Think about putting your web servers, topologically, in their "own little world" - a DMZ. As netwrk_admn said, (hint: firewall. hint2: multiple IP addresses and service binding). It's a harsh, cruel world out there.

Oh, is the phone system going to be IP also? That's another thing to consider during the planning phase when considering system load and bandwidth requirements.

Gee, it's fun to spend somebody else's money...


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Back in school i wouldnt have appreciated this project as much

by netwrk_admn In reply to and add...

but now that I'm working, with real world constraints, I like to hypothesize these scenarios.

Personal anecdote:
We thought we were expanding at my company two years ago (before a key client's demise into bankruptcy). We moved key personnel to another building to free up some room, installed a wireless microwave to the new building (across the street - there was a pesky tree in the way and when it was really windy they had connection problems).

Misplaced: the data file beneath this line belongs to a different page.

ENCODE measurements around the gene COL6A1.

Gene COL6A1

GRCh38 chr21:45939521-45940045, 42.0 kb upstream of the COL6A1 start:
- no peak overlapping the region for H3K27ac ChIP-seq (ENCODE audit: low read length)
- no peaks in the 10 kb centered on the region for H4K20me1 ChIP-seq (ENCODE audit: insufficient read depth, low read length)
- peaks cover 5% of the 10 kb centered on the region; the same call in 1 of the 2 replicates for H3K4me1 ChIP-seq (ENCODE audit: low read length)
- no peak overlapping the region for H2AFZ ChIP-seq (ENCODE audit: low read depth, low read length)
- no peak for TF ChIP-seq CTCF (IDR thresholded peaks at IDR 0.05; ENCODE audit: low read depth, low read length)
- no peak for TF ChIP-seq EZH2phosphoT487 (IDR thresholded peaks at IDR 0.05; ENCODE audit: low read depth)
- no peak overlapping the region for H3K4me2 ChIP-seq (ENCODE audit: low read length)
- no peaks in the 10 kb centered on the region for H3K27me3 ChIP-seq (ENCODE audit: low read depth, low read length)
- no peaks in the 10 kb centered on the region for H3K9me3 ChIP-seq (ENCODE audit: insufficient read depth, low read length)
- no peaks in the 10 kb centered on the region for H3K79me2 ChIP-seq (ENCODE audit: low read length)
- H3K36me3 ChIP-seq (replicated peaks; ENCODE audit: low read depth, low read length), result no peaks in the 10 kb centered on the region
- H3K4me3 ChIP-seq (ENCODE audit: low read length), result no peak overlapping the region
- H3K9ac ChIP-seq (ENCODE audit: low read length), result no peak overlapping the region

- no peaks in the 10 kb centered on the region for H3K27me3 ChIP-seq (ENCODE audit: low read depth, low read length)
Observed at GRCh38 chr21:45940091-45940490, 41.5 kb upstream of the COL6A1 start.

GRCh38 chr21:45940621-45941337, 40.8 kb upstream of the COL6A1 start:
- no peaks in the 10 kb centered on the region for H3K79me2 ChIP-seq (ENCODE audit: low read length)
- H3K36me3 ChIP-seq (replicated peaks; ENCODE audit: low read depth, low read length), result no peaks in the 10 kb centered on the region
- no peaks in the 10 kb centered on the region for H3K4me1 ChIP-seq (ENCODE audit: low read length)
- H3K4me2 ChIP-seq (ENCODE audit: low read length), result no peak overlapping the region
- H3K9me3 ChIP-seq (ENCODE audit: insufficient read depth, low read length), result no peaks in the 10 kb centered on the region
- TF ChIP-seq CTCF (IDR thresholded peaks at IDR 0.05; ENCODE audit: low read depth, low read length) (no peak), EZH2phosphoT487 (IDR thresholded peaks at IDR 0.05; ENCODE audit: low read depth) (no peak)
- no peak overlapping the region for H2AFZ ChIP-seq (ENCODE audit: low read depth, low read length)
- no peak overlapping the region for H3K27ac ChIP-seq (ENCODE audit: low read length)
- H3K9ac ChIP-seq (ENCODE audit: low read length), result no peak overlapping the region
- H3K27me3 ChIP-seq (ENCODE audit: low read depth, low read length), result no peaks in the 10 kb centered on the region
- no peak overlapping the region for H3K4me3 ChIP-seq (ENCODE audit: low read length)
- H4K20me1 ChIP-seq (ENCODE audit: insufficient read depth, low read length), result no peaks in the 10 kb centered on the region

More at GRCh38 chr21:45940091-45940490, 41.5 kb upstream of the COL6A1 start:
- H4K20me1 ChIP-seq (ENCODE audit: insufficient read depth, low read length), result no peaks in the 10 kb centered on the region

Anyhow, it didn't end up working out, we had to get rid of the lease and bring them back to the main office. My boss already had all the equipment from an earlier project in early 1990 so there wasn't much 'research' on my end. It was fun though, having an IT geek go up a thirty foot ladder to bring down the lightning shielded microwave tower off the rooftop.

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by k0rhal In reply to Back in school i wouldnt ...

Thank you all for the information and support you are giving. I have been reading up on the concepts you have been giving me and it seems somewhat open of a topic.